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Martin Brewer

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Ask the expert: Short-term lay-offs

How much notice does an employer have to give to shift workers, if there is no work available for them to do on a given day? Martin Brewer and Esther Smith advise whether short-term lay-offs would need to be imposed.

The question:

I have just started work for a small construction/professional cleaning company. We provide construction and cleaning staff to the airports. As you might guess, work is very slow and on some days, we may not have any work for the staff.

My question is, how much notice do we have to give that we don’t have any work? The staff work in shifts, so we may not know until an hour or even less before the shift starts, that we don’t have work for them. Do we, in that case, have to pay them for a day’s work even though they’ve done none? We have a clause in our contracts about lay-offs, which says that the company reserves the right to temporarily lay-off staff without pay or to reduce normal working hours and/or days. The contract was supposedly drawn up by a professional so I assume it’s OK but can you confirm this?

Legal advice:

Martin Brewer, partner, Mills & Reeve

This is indeed a purely contractual question.  You need to look at what the contract says about notice (or any policy/practice).  If the contract is silent and there’s nothing else to go on what you need to know is that strictly contractually speaking you can give whatever notice you want.  However, one important caveat is that in implementing a contractual term you cannot act in a way which in effect makes it very difficult or impossible for the employee to comply with the contract.  So for example there’s no point in giving 5 minutes notice if an employee is going to take 30 minutes to arrive.  To do so would be a breach of trust and confidence.

As to whether and in what circumstances staff have to be paid, that entirely depends on the drafting in the contract.  Your arrangements sound unusual so get an employment specialist to look at them.
As to whether you can unilaterally reduce hours, answering this will require someone to look at the contract.  Courts do not like clauses which in effect allow unilateral variation so very careful drafting will be necessary.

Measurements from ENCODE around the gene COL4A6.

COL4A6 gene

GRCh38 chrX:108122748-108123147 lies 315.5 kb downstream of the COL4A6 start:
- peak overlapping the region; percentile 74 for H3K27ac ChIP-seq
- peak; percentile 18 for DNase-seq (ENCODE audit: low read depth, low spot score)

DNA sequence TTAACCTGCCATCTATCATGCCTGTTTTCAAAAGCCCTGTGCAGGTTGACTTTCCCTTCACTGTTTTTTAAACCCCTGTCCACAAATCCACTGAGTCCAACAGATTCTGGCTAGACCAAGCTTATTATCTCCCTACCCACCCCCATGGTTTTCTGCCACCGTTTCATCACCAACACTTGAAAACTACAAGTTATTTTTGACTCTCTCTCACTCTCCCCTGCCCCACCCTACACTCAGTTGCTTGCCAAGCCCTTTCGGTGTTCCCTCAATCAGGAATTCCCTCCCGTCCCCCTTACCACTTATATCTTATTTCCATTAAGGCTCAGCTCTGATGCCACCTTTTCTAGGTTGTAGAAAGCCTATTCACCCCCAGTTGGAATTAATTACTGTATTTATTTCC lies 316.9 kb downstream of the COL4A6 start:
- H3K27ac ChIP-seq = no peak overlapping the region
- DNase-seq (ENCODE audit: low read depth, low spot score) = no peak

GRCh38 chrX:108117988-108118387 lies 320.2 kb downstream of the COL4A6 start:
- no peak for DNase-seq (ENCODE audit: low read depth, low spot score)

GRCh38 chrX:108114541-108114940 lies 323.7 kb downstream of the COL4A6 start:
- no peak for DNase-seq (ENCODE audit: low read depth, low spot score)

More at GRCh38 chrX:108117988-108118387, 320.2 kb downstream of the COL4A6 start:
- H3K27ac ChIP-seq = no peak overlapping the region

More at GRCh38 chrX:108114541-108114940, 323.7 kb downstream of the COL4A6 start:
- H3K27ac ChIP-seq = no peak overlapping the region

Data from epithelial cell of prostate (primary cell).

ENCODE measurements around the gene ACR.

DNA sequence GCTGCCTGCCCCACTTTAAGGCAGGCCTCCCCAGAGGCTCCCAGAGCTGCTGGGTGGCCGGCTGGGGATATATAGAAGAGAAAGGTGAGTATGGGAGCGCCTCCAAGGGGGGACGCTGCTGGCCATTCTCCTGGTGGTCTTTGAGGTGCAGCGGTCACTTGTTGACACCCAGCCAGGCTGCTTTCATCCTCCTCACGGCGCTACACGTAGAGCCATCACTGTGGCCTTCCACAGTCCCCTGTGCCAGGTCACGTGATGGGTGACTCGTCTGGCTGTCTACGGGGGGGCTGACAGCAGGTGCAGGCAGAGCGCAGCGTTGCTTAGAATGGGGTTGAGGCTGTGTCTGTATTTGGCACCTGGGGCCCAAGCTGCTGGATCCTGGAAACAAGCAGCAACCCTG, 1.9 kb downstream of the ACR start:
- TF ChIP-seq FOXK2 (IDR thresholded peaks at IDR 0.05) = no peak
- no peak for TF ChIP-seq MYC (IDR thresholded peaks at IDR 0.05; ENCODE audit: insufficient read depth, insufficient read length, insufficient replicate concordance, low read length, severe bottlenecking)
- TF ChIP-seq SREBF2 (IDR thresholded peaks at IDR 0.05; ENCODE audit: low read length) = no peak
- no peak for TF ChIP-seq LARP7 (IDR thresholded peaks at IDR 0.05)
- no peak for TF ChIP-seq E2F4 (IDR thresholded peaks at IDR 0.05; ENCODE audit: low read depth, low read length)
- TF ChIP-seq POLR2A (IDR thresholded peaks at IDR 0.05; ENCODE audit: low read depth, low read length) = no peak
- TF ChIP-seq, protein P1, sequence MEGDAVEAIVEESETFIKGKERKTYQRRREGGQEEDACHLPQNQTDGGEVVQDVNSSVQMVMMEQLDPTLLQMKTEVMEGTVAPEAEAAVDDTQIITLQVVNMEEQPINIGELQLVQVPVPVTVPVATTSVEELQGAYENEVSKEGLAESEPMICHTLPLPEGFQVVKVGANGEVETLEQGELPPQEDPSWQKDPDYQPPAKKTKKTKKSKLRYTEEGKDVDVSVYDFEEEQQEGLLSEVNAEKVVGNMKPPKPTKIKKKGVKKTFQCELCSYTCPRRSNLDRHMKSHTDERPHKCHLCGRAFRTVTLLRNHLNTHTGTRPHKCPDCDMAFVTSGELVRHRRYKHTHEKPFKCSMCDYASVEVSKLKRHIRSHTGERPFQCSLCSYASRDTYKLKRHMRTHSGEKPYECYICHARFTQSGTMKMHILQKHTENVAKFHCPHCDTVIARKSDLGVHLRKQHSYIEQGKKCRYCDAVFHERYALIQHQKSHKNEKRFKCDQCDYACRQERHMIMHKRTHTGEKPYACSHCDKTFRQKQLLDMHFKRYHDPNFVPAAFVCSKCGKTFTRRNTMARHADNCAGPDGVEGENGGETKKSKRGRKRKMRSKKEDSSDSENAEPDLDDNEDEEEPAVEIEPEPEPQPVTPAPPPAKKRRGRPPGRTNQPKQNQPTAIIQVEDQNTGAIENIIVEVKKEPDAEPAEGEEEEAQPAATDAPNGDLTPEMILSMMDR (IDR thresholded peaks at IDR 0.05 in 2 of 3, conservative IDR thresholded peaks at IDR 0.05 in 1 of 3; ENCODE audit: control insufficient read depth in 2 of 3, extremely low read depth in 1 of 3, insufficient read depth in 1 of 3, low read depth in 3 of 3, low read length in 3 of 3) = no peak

Martin Brewer can be contacted at For further information, please visit Mills & Reeve.

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Esther Smith, partner, Thomas Eggar

The starting point on any discussion regarding an employer’s ability to lay-off staff or impose short-time working is the contract, so it is important that the provision is already included in your contracts. Given the nature of your industry I would also expect your employees to be on fairly flexible contractual terms anyway, with no minimum contractual hours, but with varying hours required of them each week, and an arrangement whereby shifts are confirmed etc on short notice. In this case, arguably you don’t need to lay-off or impose short-time working, as the employees would not have a contractual entitlement to be working hours anyway, unless they were previously confirmed to them. Effectively, rather than have employees on a 37.5 or 40-hour per week contract you would have a contract with no minimum guaranteed hours.
There are some statutory provisions that apply where the reduction in hours (and therefore pay) meets certain thresholds which govern employees’ rights to things like a minimum level of guarantee pay, but these are quite detailed and difficult to give a generic overview, so if you have not already done so you should take specific advice on your situation.

Esther Smith is a partner in Thomas Eggar’s Employment Law Unit. For further information, please visit Thomas Eggar.